by James P. Pinkerton
Who among us hasn’t made $1.5 million for sitting on an advisory board for two years? Not you? Come to think of it, me neither. Such money comes only to the well connected.
And “connected” is a good word to use in regard to Sarah Bloom Raskin, nominated last month by President Joe Biden to be Vice Chair for Supervision at the Federal Reserve System. Previously, from 2010 to 2014, she served as a Governor of the Fed, and then, from 2014 to 2017, she worked as Barack Obama’s Deputy Secretary of the Treasury.
After that posting, Raskin did a stint as an adviser to the Reserve Trust. That’s a government-sounding entity — sort of sounds like the Federal Reserve, in fact — and yet it’s a completely private for-profit firm. And here’s something interesting: Reserve Trust bills itself as “the first fintech trust company with a Federal Reserve master account.”
Hmm. There’s a lot to unpack there. First off, “fintech” is that new category of digital finance, notable for its crypto-opaque nature. Second, the Federal Reserve’s own website tells us that “master account” is what it sounds like: a coveted category.
To review: Reserve Trust was founded in 2016. The following year, Raskin, fresh from her time in the high councils of state, joined its advisory board. In 2018, Reserve Trust received its master account — and Raskin admits that she helped the company get it. Then in 2019, she left the advisory board, and the following year, sold her 200,000 shares of the company for $1.5 million. Nice work, if you’re connected enough to get it.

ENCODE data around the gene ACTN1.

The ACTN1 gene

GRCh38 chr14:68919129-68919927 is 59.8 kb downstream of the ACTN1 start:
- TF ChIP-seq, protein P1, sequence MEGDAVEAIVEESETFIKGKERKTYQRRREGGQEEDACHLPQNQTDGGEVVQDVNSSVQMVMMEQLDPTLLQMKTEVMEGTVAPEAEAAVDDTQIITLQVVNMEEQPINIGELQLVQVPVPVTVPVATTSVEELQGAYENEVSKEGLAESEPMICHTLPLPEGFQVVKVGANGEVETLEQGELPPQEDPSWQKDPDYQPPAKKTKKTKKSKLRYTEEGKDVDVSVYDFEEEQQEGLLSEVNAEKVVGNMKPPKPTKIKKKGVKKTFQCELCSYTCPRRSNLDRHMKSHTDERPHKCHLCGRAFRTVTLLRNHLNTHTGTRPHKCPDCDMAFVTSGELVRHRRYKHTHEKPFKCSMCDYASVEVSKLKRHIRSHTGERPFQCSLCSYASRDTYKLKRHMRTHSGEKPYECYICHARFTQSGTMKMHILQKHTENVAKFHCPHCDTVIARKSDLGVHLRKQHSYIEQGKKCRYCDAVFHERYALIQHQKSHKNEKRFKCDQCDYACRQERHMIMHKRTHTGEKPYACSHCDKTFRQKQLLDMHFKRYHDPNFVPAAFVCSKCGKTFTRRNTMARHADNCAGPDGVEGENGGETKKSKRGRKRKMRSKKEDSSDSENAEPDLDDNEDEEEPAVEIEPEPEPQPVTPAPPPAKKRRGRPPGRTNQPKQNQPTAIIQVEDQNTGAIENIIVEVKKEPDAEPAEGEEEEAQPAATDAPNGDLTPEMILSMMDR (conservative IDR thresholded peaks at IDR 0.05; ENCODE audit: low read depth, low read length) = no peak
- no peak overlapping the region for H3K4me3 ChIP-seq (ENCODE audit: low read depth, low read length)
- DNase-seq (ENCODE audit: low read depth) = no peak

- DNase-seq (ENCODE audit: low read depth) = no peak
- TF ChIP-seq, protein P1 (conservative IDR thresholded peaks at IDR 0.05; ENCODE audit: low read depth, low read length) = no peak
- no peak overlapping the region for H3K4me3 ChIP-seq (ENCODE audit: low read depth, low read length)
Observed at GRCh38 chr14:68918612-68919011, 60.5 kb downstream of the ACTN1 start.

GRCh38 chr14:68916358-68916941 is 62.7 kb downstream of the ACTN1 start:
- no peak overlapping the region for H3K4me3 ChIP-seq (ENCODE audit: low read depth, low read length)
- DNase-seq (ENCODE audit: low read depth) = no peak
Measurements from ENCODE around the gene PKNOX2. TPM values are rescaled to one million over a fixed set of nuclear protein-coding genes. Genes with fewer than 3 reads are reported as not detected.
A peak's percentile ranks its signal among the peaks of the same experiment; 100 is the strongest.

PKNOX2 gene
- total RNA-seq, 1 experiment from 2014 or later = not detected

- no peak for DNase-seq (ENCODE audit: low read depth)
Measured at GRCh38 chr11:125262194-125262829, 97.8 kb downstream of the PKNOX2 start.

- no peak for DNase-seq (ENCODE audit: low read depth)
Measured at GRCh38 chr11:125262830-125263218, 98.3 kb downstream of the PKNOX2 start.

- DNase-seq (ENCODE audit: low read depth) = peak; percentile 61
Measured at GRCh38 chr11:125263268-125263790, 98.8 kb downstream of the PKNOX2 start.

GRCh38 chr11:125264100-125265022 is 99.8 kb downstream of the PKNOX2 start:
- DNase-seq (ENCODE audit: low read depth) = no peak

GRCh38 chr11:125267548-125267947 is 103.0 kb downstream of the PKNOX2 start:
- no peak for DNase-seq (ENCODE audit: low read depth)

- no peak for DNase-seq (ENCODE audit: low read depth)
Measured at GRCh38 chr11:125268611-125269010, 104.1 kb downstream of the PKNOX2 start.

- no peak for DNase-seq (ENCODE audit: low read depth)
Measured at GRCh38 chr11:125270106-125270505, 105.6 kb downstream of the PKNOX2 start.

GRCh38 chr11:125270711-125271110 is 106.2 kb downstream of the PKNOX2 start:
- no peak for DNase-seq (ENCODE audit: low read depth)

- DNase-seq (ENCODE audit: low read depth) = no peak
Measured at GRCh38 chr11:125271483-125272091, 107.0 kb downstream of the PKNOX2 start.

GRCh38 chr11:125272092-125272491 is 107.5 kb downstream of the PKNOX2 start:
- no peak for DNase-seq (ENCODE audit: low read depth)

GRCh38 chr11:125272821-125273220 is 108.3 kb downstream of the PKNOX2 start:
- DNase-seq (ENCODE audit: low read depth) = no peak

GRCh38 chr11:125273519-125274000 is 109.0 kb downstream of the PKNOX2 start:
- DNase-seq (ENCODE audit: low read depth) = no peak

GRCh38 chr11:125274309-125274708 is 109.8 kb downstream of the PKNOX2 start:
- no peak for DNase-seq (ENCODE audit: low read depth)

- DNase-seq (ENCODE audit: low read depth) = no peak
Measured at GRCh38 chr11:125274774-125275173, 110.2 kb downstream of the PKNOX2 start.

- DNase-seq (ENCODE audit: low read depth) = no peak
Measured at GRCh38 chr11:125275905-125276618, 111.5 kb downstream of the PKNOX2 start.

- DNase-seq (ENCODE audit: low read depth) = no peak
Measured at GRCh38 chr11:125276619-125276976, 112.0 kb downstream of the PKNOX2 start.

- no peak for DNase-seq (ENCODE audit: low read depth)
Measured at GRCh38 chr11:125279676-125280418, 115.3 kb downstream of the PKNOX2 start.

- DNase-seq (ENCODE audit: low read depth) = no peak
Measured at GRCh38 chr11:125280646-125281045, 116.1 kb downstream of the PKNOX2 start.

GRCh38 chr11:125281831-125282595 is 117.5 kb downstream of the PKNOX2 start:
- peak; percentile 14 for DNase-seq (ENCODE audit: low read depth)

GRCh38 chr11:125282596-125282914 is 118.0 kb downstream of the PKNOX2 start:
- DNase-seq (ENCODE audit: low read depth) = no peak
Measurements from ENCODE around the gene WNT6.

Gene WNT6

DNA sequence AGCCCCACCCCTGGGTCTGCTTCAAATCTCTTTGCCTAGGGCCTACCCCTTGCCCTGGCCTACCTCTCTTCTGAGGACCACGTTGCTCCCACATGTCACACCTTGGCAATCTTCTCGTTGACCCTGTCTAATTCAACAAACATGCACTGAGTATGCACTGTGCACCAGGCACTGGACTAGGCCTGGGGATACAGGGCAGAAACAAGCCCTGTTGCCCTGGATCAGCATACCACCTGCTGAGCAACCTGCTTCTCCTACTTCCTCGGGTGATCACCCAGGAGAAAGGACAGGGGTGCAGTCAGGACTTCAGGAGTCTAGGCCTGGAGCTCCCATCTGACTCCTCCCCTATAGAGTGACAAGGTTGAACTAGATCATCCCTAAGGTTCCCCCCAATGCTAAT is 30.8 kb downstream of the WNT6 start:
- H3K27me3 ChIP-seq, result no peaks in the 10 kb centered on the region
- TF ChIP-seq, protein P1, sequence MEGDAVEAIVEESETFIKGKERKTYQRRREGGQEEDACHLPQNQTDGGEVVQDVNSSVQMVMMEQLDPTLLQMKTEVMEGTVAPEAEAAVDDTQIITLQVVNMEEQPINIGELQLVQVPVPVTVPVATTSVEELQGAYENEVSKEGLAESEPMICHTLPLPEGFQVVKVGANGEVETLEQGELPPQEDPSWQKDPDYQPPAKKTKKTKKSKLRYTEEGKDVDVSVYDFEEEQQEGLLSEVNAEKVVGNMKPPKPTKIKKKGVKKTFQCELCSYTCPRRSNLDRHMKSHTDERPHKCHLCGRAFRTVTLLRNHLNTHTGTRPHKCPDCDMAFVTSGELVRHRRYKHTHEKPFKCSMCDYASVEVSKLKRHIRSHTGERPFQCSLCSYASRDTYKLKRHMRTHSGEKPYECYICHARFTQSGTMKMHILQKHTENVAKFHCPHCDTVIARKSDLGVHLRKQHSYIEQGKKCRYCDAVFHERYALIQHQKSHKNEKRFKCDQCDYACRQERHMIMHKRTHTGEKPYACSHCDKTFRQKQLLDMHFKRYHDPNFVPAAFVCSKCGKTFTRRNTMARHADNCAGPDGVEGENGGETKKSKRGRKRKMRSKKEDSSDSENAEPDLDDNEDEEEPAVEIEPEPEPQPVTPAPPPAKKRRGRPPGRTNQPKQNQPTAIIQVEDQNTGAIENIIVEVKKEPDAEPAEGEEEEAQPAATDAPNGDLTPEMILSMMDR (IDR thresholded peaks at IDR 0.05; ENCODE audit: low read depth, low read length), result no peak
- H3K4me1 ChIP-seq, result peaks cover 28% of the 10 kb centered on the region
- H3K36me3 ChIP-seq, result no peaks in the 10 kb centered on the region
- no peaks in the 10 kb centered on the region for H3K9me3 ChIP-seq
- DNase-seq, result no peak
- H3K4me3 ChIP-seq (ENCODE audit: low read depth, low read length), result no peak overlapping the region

Also of interest: Her husband is Rep. Jamie Raskin (D-MD), and he figures in this story because as a Member of Congress, he is required to disclose such all-in-the-family transactions. He did disclose, but it took him eight months, and so now he’s the target of an ethics complaint filed by Tom Jones, founder of the American Accountability Foundation, who told Fox Business, “Sarah and Jamie Raskin are career politicians who have used the system to enrich themselves, and it is time that someone holds them accountable. If House rules are going to mean anything, the House Ethics Committee needs to open an investigation and sanction Jamie Raskin for hiding this shady stock deal from the public.”